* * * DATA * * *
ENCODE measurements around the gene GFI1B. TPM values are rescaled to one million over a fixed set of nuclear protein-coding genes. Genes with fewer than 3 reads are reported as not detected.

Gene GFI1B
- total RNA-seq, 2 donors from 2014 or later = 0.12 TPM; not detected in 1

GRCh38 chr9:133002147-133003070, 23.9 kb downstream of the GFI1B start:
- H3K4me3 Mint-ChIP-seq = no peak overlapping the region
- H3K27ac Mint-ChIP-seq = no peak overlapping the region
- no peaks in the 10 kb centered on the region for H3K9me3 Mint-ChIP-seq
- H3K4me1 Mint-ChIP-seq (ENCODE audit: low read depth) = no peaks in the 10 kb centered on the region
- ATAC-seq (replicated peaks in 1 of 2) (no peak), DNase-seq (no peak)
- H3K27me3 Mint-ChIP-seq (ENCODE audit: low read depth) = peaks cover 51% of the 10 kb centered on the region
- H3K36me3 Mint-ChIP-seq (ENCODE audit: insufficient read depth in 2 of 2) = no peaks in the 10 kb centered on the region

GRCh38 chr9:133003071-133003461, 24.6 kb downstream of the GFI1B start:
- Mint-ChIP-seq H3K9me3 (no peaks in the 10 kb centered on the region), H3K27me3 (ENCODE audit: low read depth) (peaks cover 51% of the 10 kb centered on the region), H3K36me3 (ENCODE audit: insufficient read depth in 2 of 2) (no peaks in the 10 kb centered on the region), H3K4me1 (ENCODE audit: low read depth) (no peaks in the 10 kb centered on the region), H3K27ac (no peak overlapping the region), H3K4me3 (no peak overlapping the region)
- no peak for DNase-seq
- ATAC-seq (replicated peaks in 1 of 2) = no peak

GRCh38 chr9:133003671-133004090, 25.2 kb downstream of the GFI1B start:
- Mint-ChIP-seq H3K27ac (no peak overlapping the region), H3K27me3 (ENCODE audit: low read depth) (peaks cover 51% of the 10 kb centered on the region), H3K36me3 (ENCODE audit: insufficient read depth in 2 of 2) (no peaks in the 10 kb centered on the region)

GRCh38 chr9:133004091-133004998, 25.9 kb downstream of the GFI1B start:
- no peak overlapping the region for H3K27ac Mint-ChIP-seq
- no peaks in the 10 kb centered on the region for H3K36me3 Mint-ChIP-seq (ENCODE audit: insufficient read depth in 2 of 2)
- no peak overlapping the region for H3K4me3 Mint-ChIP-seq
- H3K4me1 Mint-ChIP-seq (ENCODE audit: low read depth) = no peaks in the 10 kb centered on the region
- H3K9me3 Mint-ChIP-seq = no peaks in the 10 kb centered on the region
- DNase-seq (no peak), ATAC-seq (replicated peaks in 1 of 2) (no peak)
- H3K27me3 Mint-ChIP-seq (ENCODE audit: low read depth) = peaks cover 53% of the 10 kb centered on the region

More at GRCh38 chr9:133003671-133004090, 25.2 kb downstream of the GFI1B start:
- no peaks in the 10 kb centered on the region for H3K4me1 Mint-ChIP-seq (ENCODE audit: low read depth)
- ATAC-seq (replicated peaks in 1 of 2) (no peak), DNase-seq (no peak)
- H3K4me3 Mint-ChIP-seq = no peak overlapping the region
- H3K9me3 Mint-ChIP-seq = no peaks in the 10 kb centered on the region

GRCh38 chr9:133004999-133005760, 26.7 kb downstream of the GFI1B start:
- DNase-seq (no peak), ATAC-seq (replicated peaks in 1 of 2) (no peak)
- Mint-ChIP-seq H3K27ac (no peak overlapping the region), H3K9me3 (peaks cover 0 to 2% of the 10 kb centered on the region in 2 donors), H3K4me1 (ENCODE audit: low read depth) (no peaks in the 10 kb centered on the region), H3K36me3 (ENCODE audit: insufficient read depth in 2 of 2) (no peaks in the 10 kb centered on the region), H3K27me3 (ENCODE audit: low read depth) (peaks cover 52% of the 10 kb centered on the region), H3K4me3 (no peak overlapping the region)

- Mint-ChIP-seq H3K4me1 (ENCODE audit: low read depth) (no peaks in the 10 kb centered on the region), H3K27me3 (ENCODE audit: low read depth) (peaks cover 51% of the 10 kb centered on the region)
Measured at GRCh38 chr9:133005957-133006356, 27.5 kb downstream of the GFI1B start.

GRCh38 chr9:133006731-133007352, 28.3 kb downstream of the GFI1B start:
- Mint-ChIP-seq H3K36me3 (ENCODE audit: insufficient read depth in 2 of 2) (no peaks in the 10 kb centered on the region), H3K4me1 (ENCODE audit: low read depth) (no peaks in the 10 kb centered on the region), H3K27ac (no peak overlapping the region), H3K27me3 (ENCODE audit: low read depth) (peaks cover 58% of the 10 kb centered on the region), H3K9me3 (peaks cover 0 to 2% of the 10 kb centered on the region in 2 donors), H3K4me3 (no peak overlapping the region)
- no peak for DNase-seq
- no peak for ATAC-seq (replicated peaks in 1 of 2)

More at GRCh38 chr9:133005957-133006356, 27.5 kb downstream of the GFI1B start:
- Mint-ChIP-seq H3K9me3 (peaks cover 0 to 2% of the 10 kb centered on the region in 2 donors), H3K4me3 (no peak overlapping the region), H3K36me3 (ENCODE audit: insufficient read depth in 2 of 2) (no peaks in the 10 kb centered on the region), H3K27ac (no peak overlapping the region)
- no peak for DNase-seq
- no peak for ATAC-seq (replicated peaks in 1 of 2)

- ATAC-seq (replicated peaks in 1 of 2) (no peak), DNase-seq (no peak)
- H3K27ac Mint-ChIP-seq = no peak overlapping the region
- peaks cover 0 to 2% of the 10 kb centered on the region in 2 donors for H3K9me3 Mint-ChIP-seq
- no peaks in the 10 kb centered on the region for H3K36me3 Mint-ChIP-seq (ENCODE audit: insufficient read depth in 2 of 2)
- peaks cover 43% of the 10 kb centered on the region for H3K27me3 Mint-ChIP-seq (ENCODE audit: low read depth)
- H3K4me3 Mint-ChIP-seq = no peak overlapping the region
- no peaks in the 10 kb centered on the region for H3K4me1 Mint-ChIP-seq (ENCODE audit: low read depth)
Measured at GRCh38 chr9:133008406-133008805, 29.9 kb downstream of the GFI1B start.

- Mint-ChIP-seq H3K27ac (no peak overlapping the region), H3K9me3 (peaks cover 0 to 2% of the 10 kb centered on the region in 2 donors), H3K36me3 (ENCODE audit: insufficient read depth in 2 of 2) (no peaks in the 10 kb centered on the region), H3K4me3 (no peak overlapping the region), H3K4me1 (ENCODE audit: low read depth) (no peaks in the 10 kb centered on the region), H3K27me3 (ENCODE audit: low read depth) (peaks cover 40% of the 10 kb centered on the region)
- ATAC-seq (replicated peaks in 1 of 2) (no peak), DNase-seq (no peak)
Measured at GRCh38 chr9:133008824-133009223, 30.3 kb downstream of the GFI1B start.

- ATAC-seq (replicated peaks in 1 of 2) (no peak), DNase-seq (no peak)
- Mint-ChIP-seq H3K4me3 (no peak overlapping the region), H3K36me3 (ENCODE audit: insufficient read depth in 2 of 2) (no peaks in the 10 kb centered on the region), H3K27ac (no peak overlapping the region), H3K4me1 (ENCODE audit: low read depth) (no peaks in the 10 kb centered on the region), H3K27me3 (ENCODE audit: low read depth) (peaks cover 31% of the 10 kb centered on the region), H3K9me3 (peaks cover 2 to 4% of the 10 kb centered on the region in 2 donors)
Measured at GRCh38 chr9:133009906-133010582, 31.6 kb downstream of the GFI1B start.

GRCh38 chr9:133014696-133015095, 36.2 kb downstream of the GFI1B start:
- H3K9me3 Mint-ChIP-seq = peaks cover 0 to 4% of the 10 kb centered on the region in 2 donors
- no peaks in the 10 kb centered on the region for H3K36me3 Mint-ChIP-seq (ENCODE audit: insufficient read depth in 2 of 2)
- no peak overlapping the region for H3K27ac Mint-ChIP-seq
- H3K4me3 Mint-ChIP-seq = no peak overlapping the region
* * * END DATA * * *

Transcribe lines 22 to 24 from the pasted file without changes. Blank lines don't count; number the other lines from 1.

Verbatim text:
- H3K4me1 Mint-ChIP-seq (ENCODE audit: low read depth) = no peaks in the 10 kb centered on the region
- H3K9me3 Mint-ChIP-seq = no peaks in the 10 kb centered on the region
- DNase-seq (no peak), ATAC-seq (replicated peaks in 1 of 2) (no peak)